MILAN Italy's biggest retail bank has turned its historic headquarters in Milan's central La Scala square into a majestic modern art museum displaying Italian post-war works from the likes of Lucio Fontana and Renato Guttuso.
Palazzo Beltrami, a superb Milanese building which blends Neoclassical style with eclectic features, was built in 1911 as a prestigious new head office for Banca Commerciale Italiana, now part of domestic bank giant IntesaSanpaolo.
Nearly 200 works of art, all from IntesaSanpaolo's huge art collection, are on display as of this week in the same early 20th century halls where clerk desks and cash counters stood for 100 years.
Even the bank's restored vaults will be turned into exhibit halls, hosting a rotating selection of paintings and sculptures.
"The main bank hall is now the key museum hall," said architect Michele De Lucchi, who directed the project.
"We have left portions of the original cash counters, that are now an integral part of the exhibition space."
The newly inaugurated Cantiere del '900 exhibition is part of a broader museum complex called Gallerie d'Italia that belongs to IntesaSanpaolo and is set across from famed opera theatre La Scala and by the elegant shopping street Via Manzoni.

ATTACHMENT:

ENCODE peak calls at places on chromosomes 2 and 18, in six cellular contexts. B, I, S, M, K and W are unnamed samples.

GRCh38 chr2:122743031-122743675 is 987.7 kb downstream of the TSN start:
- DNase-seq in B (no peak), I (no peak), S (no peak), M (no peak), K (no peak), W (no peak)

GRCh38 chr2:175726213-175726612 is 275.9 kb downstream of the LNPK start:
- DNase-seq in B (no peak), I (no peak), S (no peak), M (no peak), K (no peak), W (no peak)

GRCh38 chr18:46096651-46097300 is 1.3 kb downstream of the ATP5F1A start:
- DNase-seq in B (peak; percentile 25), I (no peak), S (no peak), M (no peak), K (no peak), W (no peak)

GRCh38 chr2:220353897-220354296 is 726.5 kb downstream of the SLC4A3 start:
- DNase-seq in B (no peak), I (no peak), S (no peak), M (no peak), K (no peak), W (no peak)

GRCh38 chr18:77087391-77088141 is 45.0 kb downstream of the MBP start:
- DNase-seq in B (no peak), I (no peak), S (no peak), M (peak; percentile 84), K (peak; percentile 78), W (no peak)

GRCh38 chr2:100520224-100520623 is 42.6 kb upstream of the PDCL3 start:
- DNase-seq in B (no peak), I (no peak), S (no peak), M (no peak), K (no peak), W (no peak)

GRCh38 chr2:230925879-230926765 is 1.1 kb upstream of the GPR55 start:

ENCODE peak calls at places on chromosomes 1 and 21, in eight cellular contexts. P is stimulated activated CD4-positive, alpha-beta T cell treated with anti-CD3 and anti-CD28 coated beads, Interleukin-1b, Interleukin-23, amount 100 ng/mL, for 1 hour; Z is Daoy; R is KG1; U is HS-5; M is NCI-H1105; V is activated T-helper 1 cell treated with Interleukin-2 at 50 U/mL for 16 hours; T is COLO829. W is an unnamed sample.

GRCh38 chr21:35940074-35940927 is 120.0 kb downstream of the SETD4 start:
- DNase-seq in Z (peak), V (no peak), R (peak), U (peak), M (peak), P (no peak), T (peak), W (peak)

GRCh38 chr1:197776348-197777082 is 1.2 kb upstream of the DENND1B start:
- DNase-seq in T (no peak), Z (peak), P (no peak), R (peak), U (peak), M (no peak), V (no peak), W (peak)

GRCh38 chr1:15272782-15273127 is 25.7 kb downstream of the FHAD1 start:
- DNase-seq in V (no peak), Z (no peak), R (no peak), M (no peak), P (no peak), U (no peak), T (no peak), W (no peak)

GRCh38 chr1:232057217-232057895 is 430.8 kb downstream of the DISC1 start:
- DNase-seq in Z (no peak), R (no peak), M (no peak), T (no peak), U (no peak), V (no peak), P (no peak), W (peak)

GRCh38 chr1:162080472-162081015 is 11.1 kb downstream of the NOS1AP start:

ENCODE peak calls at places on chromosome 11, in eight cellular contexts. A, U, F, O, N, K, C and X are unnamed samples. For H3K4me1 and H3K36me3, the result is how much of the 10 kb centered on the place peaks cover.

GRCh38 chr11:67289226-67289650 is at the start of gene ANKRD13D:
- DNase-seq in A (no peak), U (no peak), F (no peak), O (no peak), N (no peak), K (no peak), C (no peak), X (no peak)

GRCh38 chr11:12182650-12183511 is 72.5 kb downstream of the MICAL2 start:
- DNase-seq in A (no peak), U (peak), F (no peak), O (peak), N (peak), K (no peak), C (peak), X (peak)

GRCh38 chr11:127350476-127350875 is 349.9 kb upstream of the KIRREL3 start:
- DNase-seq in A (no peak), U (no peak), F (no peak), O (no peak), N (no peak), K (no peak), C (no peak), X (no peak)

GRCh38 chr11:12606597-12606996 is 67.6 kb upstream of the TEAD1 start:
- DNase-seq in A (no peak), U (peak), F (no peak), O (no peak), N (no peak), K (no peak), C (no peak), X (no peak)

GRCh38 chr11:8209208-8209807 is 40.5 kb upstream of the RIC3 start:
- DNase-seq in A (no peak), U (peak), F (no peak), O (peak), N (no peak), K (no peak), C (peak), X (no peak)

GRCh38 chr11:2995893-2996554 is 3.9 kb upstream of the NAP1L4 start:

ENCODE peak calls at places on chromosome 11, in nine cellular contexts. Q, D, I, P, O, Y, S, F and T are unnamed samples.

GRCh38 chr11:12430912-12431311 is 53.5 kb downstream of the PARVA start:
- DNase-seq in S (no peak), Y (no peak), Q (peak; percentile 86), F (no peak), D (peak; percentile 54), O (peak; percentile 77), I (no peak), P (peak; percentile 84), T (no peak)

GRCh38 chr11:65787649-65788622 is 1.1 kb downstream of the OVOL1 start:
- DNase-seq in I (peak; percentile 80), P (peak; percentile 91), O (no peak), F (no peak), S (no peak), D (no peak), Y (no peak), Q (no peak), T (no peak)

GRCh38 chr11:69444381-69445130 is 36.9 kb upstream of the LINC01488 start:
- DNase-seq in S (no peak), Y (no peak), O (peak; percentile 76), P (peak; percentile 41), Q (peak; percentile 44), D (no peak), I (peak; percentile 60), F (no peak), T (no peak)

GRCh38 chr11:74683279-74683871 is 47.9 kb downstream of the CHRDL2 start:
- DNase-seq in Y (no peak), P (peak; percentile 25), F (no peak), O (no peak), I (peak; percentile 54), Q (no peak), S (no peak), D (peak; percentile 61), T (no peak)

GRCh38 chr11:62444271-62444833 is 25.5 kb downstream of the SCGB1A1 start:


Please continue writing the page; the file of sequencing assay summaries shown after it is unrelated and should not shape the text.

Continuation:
From Informalism to Pop Art, the collection aims to represent all the leading artistic movements from the 1950s to the 1990s. It is entirely made up of Italian works, many from the Lombardy region where Milan is based.
A whole section is dedicated to the emblematic Fontana, known for his Spatial Concept series, monochromatic paintings and other works with deliberate holes or slashes in them.
Other masterpieces include abstract paintings from Emilio Vedova, one of the most important Italian painters of the post-War era, collages from Alberto Burri or works by MAC (concrete art) movement founder Bruno Munari.
"For Italian banks, even the smaller ones, it has been a tradition to collect art and documents from their local area," said Giovanni Bazoli, Supervisory Board Chairman of IntesaSanpaolo.
"These masterpieces were however enjoyed by just a few people. I had two works of Umberto Boccioni in my office, that are now on public display."
The modern art collection complements a selection of works from the 19th century also from the bank that opened to the public last year and is hosted in the adjacent Palazzo Anguissola and Palazzo Brentani. (Reporting By Lisa Jucca, editing by Paul Casciato)